Alien Invader Doesn’t Have a Chance Against Bad-assed Palance or Bug-Eyed Landau.



The tagline for the movie tells us: “It feeds on human fear; it feasts on human flesh.” And I suppose that’s true, though there isn’t much evidence of it doing either during Without Warning‘s 89-minute runtime. The “it” in question is an alien hunter who has come to Earth in search of human prey. It finds itself up against unexpected opposition in the form of a bad-ass gas station attendant (Jack Palance) and an army vet whose sanity has been frayed to the breaking point by the knowledge that it walks among us (Martin Landau). It’s hard to argue that Without Warning is a good movie, despite the talent in front of and behind the camera, but it is a fun piece of late ’70s schlock. 

The movie is a combination of two of the hottest trends in cinema at the time: science fiction (thanks, Star Wars!) and the slasher film (thanks, Halloween!). A group of four teens head to a remote area to party and have some fun. They are warned off by a crazy old man at a gas station (that’d be Palance), but go anyway. Soon, they find themselves being picked off by a tall, menacing figure in a rigid mask. The mask, in this case, is supposed to be the actual face of an alien being. And instead of using axes or machetes to kill, the alien uses tiny frisbees covered in teeth and tendrils that burrow into your flesh and drain your blood. 

The tendril frisbees are the film’s best effect, and the filmmakers know it given the number of closeups we get of their grisly work. Greg Cannom, who has won multiple Academy Awards for his work, designed the things and did the movie’s  gory makeup effects. The alien, itself, is a little less convincing. Famed makeup artist and future Oscar winner Rick Baker designed the mask, and that’s future Predator Kevin Peter Hall wearing it. But the mask is rigid and lifeless (once you get past the first shocking look at it), and the alien doesn’t do much but lumber around and toss its little frisbees at its victims.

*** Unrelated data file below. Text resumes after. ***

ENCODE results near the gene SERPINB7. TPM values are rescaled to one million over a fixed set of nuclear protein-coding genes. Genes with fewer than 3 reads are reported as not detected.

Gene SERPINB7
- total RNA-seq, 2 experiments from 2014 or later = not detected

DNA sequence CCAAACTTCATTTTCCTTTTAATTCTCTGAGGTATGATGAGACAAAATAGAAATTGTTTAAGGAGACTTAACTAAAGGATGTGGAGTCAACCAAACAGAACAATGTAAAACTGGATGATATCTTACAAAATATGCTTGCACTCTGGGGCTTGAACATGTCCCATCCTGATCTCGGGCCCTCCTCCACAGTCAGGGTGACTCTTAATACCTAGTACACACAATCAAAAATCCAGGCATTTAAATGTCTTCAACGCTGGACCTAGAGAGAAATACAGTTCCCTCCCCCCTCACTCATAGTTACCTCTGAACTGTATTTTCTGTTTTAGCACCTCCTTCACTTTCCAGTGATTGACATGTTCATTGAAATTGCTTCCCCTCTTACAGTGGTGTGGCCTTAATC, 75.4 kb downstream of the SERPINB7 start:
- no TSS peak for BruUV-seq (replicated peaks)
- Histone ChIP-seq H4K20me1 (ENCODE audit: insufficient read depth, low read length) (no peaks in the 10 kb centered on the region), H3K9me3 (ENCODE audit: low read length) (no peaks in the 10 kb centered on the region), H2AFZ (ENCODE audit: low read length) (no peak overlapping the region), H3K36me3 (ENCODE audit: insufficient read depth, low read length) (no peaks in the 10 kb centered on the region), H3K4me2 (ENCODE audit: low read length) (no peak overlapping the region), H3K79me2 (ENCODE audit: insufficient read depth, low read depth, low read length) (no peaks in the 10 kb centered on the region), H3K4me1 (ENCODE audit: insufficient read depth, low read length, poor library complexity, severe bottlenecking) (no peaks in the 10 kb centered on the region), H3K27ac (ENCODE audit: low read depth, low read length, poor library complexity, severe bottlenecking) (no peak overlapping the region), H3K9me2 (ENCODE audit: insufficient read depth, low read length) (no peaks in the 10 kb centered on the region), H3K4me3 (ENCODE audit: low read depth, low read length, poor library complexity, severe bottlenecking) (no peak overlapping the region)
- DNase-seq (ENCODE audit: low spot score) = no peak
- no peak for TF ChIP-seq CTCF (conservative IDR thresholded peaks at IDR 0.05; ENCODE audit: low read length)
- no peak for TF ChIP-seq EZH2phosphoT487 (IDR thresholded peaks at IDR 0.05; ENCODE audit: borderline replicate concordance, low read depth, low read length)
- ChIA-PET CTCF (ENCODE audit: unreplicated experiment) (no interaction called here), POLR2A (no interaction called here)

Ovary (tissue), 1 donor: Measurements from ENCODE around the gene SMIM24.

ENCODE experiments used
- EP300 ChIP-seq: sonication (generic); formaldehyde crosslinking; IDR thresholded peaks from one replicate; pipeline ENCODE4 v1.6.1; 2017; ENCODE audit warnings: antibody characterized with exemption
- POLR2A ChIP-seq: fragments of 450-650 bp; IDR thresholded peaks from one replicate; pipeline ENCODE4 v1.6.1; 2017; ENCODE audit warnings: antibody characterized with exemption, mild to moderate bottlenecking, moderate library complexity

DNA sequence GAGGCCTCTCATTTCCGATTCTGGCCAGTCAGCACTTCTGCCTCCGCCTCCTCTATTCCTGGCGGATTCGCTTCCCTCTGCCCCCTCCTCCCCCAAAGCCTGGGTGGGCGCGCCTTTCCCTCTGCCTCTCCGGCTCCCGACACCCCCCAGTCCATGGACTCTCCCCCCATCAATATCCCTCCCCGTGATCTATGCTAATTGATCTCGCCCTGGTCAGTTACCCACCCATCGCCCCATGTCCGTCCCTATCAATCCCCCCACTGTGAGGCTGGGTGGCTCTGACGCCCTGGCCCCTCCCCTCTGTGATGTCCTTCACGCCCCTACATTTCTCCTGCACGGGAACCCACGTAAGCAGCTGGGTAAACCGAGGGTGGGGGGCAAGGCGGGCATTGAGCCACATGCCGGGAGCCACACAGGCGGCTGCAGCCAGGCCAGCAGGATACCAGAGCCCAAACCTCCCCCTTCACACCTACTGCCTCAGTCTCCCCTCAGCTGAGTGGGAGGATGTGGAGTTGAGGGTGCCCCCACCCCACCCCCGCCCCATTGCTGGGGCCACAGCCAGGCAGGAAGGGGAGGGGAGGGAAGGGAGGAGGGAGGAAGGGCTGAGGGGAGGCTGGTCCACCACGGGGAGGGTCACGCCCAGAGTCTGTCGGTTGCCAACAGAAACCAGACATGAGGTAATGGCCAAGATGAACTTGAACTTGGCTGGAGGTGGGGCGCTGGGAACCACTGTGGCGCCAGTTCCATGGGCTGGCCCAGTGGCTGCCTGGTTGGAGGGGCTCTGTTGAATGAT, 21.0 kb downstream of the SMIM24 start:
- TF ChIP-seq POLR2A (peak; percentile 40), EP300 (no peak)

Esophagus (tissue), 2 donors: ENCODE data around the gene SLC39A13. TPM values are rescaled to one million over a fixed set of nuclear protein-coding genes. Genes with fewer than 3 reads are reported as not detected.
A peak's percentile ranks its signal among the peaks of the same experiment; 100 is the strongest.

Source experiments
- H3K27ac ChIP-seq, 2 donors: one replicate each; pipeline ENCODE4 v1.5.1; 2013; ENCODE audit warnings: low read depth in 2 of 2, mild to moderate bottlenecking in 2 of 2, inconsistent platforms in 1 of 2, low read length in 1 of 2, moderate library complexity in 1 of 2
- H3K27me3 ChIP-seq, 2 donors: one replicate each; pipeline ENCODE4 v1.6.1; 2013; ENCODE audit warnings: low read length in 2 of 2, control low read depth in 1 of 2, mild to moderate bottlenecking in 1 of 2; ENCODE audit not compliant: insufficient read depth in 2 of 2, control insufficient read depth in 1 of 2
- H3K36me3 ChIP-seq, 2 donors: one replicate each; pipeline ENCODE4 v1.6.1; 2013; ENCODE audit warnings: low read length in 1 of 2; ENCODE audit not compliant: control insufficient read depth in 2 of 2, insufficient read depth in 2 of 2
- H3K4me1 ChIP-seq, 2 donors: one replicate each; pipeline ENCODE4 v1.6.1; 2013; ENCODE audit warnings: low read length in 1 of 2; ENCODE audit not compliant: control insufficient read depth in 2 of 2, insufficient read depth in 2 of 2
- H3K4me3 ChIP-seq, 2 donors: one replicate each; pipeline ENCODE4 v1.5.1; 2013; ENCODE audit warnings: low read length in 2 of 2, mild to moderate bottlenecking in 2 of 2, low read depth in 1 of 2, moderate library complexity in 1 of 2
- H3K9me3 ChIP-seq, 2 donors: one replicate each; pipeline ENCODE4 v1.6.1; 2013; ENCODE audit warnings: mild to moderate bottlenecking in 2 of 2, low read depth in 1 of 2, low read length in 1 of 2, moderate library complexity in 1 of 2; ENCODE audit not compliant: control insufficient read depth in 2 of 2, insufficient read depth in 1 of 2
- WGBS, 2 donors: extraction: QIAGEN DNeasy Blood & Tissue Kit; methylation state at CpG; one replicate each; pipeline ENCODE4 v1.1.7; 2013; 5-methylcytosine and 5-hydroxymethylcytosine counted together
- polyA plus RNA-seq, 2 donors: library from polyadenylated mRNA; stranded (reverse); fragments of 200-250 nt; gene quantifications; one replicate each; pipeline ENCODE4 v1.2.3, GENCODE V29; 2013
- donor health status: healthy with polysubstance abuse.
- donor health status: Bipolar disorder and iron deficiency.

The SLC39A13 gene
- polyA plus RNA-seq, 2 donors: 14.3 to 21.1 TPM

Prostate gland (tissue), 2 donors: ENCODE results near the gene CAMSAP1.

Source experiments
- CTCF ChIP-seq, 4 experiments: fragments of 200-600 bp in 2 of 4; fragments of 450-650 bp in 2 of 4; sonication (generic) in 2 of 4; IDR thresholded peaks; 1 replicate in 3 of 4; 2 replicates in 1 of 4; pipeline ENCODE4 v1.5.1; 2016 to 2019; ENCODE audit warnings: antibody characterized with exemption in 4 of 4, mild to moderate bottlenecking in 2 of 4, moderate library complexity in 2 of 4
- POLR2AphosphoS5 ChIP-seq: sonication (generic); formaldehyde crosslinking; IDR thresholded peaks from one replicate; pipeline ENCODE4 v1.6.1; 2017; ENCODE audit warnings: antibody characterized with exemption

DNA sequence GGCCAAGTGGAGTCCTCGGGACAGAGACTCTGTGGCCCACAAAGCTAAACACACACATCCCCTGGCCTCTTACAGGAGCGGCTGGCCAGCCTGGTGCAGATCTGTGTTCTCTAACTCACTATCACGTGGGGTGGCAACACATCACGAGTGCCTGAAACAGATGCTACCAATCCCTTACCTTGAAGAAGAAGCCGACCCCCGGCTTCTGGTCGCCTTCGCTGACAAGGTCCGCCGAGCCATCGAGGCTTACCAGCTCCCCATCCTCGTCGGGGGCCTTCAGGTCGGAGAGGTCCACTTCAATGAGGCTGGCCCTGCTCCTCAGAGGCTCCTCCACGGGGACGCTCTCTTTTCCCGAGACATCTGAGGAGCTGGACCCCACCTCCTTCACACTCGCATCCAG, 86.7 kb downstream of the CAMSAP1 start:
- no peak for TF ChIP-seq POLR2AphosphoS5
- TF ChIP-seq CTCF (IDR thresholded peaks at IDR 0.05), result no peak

A lot of the film’s energy is supplied by Landau and Palance. Palance hisses his way through a role that’s reminiscent of Jaws‘ Quint: a grizzled old man who becomes obsessed with hunting down the monster and who doesn’t care who gets hurt along the way. He’s menacing at first, but by the end becomes seen as the only one who can stop the threat. Landau’s character, on the other hand, knows about the alien from the start. However, his knowledge makes him paranoid and unpredictable and soon he’s as much of a threat to our teen protagonists as the alien hunter. It’s a twitchy, bug-eyed performance that doesn’t provide a lot of nuance, but it’s as entertaining as all get-out.

Future Oscar-winners Palance, Landau, Cannom, and Baker aren’t the only talent of note to contribute to Without Warning. Future nominee Dean Cundey is the cinematographer; “F-Troop” actor Larry Storch has a small part as a scout leader; Cameron Mitchell is the alien’s first victim; and look for a baby-faced David Caruso as one of the teens. 

Kino Lorber’s new Blu-Ray release of Without Warning is handsomely presented with a snazzy slipcover and reversible cover-art. The disc, showcasing a transfer from a new 2K master, comes loaded with extras, most of which originated from Shout! Factory’s 2014 release. There’s an audio commentary track from director Greydon Clark, who provides behind-the-scenes anecdotes about making the movie. There are several short featurettes featuring interviews with actors Tarah Nutter and Christopher S. Nelson, Dean Cundey, producer Daniel Grodnik, and Greg Cannom. There’s a Trailers from Hell segment with Mike Mendez, and a theatrical trailer to round everything off. If you’re a fan of this sort of low-budget monster movie, these features make a compelling reason to get the disc.